We headed for Paul Lake, a provincial park that has a beach dedicated for dog use. This is a rarity, folks. A lot of provincial parks don’t allow dogs anywhere near the beach. Thus, we are grateful that Paul Lake is less than 25 kilometres from our house in Kamloops.

And since it was a weekday, we had the beach all to ourselves.

maremma sheepdog in lake

Now see that rocky hill in the upper right background? That’s Gibraltar Rock. And there’s a trail that takes hikers up one kilometre (plus 1/3 km of switchbacks) to the top of that rock.

I’ve read there’s a spectacular view of the lake from there.

I may never know. Our hiking days fell behind us when Shep injured his back a few years ago. He was assessed with Stage 2/3 arthritis about a month ago, and the meds he’s on now have him acting like a puppy.

He pulled on his leash, wanting to march forward. The few maternal instincts I have kicked in and I kept telling him, “Go easy, old man.” But he doesn’t listen.

With each charge up the hill (hikers climb 900 metres on this trail), my quads screamed at me. “You don’t do this anymore,” they were yelling. And my hamstrings chimed in: “You biked 15 km yesterday, you jerk!”

I took breaks. After all, there were wildflowers on either side of the path.

Like Indian paintbrush:

red alpine wildflower

And arrow-leaved balsamroot:

Yellow alpine wildflower

The beautiful wildrose (I miss you, Alberta):

pink alpine wildflowerI think I lasted about 20 minutes before I finally gave up. I figure I was halfway to the top and the hill that appeared ahead of me made me want to go home and nap.

I turned around. And Shep was not impressed.

maremma sheepdog on a hiking trail

Ah, but no. There was no time for sleep.

There was more to see.

We jumped back in the truck and kept going up the road to Pinantan. We crested a hill and came upon a breathtaking view of the valley. I couldn’t let this pass without snapping a panorama on my HTC One X:

panorama of valleyStunning, no?

We expect to see more gorgeous scenery as we keep exploring the backroads of Kamloops.

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For Mica: Gotta go back again

I don’t know how I could have missed it.

The beehive kilns of the historic American Brick Company sit on the corner of State Route 27 and Belmont Road, just south of Spokane Valley.

The Historic Spokane website says brickyards were established in several locations, following the devastating Spokane fire of 1889. The yard in Mica, the one that produced the brick used in many Spokane buildings, is the only one that remains.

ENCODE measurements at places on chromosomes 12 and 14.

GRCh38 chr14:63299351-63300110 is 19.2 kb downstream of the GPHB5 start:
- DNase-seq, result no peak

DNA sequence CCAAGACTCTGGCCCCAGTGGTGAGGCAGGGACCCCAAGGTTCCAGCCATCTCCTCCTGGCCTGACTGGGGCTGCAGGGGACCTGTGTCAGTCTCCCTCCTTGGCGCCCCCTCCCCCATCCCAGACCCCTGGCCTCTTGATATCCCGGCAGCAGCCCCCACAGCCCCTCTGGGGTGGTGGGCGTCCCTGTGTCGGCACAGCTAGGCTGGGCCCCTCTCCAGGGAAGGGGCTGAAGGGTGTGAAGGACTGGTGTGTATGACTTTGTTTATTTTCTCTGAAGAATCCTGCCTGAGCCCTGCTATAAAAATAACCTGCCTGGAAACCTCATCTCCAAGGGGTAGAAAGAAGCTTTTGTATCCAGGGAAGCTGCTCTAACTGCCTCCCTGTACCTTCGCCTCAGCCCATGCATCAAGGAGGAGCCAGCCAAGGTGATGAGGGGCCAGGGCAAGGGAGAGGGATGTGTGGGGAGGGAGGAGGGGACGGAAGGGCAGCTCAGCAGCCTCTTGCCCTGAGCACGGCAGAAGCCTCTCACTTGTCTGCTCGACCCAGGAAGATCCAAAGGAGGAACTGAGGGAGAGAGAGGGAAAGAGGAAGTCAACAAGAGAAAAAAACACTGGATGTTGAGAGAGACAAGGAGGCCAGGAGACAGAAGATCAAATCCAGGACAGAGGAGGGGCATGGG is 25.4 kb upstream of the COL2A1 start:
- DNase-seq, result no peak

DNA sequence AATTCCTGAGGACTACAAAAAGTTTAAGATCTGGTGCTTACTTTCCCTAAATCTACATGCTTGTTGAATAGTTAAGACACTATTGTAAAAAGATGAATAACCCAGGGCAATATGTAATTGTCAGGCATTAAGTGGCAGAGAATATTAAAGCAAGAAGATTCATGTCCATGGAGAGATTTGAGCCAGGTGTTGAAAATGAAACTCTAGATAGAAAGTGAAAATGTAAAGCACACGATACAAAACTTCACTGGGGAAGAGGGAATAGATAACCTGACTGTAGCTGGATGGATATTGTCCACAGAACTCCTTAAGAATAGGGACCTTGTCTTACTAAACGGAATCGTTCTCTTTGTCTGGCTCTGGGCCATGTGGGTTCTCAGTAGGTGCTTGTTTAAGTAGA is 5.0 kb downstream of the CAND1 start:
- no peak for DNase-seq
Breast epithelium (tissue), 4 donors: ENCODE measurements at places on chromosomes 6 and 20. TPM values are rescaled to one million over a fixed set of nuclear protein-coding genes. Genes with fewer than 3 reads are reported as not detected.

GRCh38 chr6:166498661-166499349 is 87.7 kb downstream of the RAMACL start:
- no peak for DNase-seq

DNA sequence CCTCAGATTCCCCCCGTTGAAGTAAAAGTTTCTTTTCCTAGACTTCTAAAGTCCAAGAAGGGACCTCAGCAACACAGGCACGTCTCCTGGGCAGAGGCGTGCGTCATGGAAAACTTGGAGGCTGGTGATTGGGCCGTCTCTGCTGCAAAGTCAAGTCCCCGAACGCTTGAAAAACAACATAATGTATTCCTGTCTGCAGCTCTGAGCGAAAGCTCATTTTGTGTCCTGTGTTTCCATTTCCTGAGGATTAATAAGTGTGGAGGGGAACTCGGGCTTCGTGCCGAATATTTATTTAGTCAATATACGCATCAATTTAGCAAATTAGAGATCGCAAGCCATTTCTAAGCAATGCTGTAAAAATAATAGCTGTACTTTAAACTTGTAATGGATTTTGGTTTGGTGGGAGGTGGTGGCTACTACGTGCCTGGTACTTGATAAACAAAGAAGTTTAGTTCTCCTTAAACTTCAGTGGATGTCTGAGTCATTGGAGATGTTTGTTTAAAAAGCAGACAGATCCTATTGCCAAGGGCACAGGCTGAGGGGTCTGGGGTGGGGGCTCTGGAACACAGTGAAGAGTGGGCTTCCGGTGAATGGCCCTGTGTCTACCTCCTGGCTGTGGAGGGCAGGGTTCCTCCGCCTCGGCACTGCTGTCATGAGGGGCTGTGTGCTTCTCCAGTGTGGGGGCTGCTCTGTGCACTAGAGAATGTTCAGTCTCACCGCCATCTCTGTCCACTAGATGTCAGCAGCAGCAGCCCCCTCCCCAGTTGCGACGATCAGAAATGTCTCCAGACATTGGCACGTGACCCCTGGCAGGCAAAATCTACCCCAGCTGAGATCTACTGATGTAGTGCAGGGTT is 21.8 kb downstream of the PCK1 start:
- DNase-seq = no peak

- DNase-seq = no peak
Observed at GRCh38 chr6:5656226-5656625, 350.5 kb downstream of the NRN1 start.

It isn’t deserted or anything. The current plant, built in 1957 to replace the old one, is still firing away, but at least five of the original kilns built between 1903 and 1911 are still there.

I’m not sure if I’d even be able to get onto the yard, but I feel like I missed something by not seeing it.

Instead, I was intent on another set of bricks.

I spied the remains of a brick house while we drove past Mica, on the way home from our camping trip in Idaho.

It sits forlornly on SR 27, just north of the community of Mica.

There may have been, at one time, a fence protecting the yard, extending out of this gate that still stands.

Remains of a property gate

Mica was never a town or city. It was a station stop on the line of the Oregon Railroad and Navigation Company, and the hills were rich with basalt, granite, gneiss and schist — rocks that decompose and create the clay vital to the American Brick Company. (S. Shedd, 1910. The Clays of the State of Washington. State College of Washington.)

Along the main drags, it looks like a rural subdivision of Spokane Valley … homes, dotted around great barns and rolling hills of farmland.

old barn

A couple of tough broads

Few western towns are without a piece of history that gives me a chuckle.

It’s even better when that history features a woman or two of great fortitude, like Lady Jane Fortune of Kamloops, B.C.

In my research of Mica, I stumbled upon the story of Helga and Clara Estby, a mother and daughter from Mica Creek who walked from Spokane to New York City in 1896 on the promise of a $10,000 bounty.

Helga was a 36-year-old suffragist (woohoo!) and mother of 10 (holy sweet Mary Murphy!) but she and her husband, Ole, were struggling to keep the farm going. The $10K would come in handy.

When Helga and Clara got to NYC, their sponsor stiffed them and they had to rely on the kindness of the railyards to get them home.

Read the whole story at HistoryLink.org. You won’t regret it.

And don’t forget it’s women like Helga who forged paths more than 100 years ago for women today.

Helga was an outspoken supporter of woman suffrage. She believed that women were capable of doing anything men could do, and thought of a way to raise a large sum of cash and, at the same time, draw nationwide attention to the suffrage cause. ~ HistoryLink.org